The section devoted to the Articulations or Joints deals with the union of the various and dissimilar parts of the human skeleton. The followiing structures enter into the formation of joints. Bones constitute the basis of most joints. The long bones articulate by their ends, the flat by their edges, and the short at various parts on their surfaces. The articular ends are usually expanded, and are composed of cancellous tissue, surrounded by a dense and strong shell of compact tissue.
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The Atlas is articulated with the occiput and the axis (Epistropheus).
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Before describing the movements of the thorax as a whole, it must be premised that there are some few modifications in the movements of certain ribs resulting from their shape. Thus, the firs rib (and to a less extent the second also), which is flat on its upper and lower surfaces, revolves on a transverse axis drawn through the costo-vertebral and costo-transverse joints. During inspiration and expiration, the anterior extremities of the first pair of costal arches play up and down, the tubercles and the heads of the ribs acting in a hinge-like manner, the latter having also a slight screwing motion. By this movement, the anterior ends of the costal arches are simply raised or depressed, and the sternum pushed a little forward; it may be likened to the movement of a pump-handle.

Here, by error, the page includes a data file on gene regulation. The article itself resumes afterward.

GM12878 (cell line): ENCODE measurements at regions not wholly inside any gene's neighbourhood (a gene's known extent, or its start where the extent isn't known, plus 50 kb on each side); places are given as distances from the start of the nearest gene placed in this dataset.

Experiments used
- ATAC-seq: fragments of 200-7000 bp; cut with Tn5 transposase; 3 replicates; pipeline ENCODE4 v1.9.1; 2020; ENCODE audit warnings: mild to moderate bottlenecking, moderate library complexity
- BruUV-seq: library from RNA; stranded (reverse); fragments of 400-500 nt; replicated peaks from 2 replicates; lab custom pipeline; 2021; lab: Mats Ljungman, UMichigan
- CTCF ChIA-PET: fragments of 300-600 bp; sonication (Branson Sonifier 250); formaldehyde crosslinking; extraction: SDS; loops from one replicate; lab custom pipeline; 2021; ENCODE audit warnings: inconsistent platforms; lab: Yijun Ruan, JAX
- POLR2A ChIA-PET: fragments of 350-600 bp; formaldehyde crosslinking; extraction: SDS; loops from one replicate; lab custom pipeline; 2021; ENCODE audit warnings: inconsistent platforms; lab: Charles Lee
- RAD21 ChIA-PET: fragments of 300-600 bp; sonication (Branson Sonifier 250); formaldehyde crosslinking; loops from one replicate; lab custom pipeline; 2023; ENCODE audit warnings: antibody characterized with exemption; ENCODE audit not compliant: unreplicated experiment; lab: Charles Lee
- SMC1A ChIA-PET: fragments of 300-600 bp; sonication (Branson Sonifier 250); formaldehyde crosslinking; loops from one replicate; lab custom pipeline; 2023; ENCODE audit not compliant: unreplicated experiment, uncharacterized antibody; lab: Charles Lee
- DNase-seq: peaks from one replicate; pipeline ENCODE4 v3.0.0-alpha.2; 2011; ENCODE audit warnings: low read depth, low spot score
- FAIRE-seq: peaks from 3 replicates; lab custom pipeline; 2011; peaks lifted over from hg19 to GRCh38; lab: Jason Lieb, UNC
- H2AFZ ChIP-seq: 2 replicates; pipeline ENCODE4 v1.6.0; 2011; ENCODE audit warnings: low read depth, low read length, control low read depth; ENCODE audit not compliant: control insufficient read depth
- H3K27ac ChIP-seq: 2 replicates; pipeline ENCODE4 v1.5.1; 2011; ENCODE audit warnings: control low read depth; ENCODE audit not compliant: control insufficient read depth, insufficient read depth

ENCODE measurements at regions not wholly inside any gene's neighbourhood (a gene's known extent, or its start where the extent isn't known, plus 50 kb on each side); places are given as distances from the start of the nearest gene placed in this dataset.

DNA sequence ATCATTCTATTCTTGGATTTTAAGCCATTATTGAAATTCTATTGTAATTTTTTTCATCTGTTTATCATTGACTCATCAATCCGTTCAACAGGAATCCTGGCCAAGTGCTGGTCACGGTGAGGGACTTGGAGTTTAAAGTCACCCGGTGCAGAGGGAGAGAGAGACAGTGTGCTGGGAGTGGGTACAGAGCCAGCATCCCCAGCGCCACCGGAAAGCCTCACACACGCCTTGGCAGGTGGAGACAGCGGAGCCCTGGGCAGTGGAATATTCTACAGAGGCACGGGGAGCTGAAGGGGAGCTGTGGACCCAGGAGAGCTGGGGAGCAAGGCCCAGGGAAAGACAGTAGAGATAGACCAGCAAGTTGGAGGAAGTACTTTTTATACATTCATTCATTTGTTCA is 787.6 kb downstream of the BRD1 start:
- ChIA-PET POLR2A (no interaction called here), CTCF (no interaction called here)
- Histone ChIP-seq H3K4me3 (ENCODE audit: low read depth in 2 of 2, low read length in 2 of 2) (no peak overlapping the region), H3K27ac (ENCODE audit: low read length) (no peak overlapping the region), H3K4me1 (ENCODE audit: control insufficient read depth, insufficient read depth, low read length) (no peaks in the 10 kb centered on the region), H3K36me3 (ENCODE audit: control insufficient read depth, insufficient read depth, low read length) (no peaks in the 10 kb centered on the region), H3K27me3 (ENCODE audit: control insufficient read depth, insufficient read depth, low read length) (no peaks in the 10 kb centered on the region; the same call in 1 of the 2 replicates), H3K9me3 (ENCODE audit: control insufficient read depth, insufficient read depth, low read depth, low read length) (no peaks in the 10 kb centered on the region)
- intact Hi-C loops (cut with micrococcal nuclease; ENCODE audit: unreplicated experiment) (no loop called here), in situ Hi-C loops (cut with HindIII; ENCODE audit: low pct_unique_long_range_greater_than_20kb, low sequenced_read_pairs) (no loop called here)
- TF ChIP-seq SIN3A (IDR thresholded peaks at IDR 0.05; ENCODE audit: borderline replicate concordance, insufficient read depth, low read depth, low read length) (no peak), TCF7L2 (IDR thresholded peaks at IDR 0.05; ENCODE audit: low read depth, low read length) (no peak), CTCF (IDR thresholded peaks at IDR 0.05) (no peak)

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These articulations at the front of the thorax may be divided into four sets, viz.: The intersternal joints, or the union of the several parts of the sternum with one another. The costo -chondral joints, or the union of the ribs with their costal cartilages. The chondro-sternal joints, or the junction of the costal cartilages with the sternum. The interchondral joints, or the union of five costal cartilages (sixth, seventh, eighth, ninth, and tenth) with one another.
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